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Rhetoric in the European Tradition

Rhetoric in the European Tradition provides a comprehensive, chronological survey of the basic models of rhetoric as they developed from the early Greeks through the twentieth century. Discussing rhetorical theories and practices in the context of the times of political and intellectual crisis that gave rise to them, Thomas M. Conley chooses carefully from a vast pool of rhetorical literature to give voice to those authors who exercised the greatest influence in their own and succeeding generations. This book is valuable as both an introduction for students and a reference and resource for scholars in fields including literature, cultural history, philosophy, and speech and communication studies.

336 pages | 6 x 9 | © 1990

History: History of Ideas

Rhetoric and Communication

Table of Contents

1. Classical Greek Rhetorics
The Teachings of the "Sophists"
Isocrates and the Primacy of Eloquence
Rhetoric and Politics
Plato, Gorgias
Aristotle, Rhetoric
2. Hellenistic and Roman Rhetorics
Enkyklios paideia
"Stasis" in Rhetorical Invention
Cicero and the Ideal Orator
The Survival of Ciceronian Ideals
Greeks in the Roman World
[Cicero], Rhetorica ad Herennium
Cicero, De inventione
Quintilian, De institutione oratoria
3. Late Classical and Medieval Greek Rhetorics
Hermogenes’ Works
The Second Sophistic
Byzantine Rhetoric
4. Rhetoric in the Latin Middle Ages
Rhetoric in Augustine
The First Renaissance of Rhetoric in the Middle Ages: Alcuin
"The Age of Iron and Lead": Gerbert and Notker
Medieval "Ciceronianism"
Cicero in the Artes
Augustine, De doctrina christiana, Book 4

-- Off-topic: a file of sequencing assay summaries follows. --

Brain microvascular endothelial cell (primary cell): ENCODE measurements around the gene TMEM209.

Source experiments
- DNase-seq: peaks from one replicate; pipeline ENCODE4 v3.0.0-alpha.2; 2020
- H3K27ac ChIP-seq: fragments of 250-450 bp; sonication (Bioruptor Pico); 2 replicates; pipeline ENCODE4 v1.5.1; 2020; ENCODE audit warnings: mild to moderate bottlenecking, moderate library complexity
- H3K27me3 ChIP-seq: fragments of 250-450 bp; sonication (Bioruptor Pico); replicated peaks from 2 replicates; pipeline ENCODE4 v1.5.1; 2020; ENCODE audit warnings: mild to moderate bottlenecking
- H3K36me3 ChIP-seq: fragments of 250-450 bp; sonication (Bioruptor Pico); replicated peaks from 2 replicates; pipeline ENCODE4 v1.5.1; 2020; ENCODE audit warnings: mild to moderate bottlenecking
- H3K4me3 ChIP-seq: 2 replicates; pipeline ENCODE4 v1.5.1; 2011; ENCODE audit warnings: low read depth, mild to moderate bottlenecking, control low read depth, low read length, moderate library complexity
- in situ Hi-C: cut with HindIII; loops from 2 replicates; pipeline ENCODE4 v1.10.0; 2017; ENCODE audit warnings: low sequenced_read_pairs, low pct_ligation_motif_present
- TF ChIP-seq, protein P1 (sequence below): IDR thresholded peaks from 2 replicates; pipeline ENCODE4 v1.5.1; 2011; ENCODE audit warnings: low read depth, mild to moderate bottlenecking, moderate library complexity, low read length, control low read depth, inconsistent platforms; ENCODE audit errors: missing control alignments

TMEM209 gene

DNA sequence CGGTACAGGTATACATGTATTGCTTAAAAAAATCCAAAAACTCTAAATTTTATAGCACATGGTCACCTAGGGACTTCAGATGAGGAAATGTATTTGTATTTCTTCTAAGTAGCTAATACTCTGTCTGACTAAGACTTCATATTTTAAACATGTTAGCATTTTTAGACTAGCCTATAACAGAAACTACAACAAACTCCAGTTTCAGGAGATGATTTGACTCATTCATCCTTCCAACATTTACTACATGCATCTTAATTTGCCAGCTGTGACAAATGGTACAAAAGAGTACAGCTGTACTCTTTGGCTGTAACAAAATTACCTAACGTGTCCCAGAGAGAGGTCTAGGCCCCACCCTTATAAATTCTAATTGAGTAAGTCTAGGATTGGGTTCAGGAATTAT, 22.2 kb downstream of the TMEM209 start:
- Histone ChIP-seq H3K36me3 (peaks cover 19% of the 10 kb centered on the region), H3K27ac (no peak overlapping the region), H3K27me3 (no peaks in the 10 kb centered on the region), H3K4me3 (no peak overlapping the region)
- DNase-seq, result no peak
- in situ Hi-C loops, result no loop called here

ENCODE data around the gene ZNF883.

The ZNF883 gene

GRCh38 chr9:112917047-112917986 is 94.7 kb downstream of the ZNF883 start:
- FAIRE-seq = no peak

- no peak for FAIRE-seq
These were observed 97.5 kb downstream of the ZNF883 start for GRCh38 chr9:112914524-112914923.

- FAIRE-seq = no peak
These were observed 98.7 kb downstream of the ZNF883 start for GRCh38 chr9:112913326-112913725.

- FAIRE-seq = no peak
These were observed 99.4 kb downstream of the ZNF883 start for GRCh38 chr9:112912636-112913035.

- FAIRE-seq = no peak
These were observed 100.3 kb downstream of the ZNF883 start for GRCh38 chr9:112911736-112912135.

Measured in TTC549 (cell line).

Alcuin, Disputatio de rhetorica
Notker Labeo, Nova rhetorica
William of Auvergne, De arte praedicandi
Robert de Basevorn, Forma praedicandi
5. Rhetoric and Renaissance Humanism
New Texts, Old Rhetorics
Trebizond and the Aldine Rhetores graeci
Erasmus and Luther
Revolutions in Rhetoric: Agricola and Peter Ramus
English Rhetorics: 1530-1600
Erasmus, Praise of Folly
Philip Melanchthon, Elementa rhetorices
Thomas Wilson, The Arte of Rhetorique
6. Rhetoric in the Seventeenth Century
Jesuit Rhetorics
Nicolas Caussin
Keckermann and Vossius
Philosophers and Rhetoric
Bacon and the New Style
Descartes and the "New Republic"
Lamy’s Rhetorique, ou l’Art de parler
Seventeenth-Century Perspectives
Nicolas Caussin, S. J., De eloquentia sacra et humana
Bartholomeus Keckermann, Systema rhetoricae
Gerhard Johann Vossius, Rhetorices contractae, sive partitionum oratoriarum libri V
Bernard Lamy, Rhetorique, ou l’Art de purler
7. Eighteenth-Century Rhetorics
Philosophy and Rhetoric: An Overview
Buffier and DuMarsais
Rhetoric and French Cultural Dominance
Eighteenth-Century British Rhetorics
The Elocutionary Movement
Rhetorics from the Hinterlands
G. B. Vico, Institutiones oratoriae
Claude Buffier, S. J., Traite de l’eloquence
Charles Rollin, Traite des etudes: De la maniere d’enseigner et d’etudier les Belles-Lettres
J. C. Gottsched, Ausfuhrliche Redekunst
Gregorio Mayans y Siscar, Retorica
George Campbell, Philosophy of Rhetoric
8. Rhetoric in the Nineteenth Century
Political and Social Transformations
England, Scotland, and Ireland
France and Germany
The United States and Canada
Spencer and Bain
Richard Whately, Elements of Rhetoric
Alexander Bain, English Composition and Rhetoric
9. Rhetoric after the Great War
Richards’ "Rhetoric"
Literature and Reform: The Early Burke
Ad Bellum Purificandum
Weaver’s Revolt against the Masses
10. Philosophers Turn to Rhetoric
Richard McKeon
Stephen Toulmin
Chaim Perelman
Jurgen Habermas
Conclusion and Summary
Chaim Perelman and Lucie Olbrechts-Tyteca, The New Rhetoric: A Treatise on Argumentation
Chronological Tables

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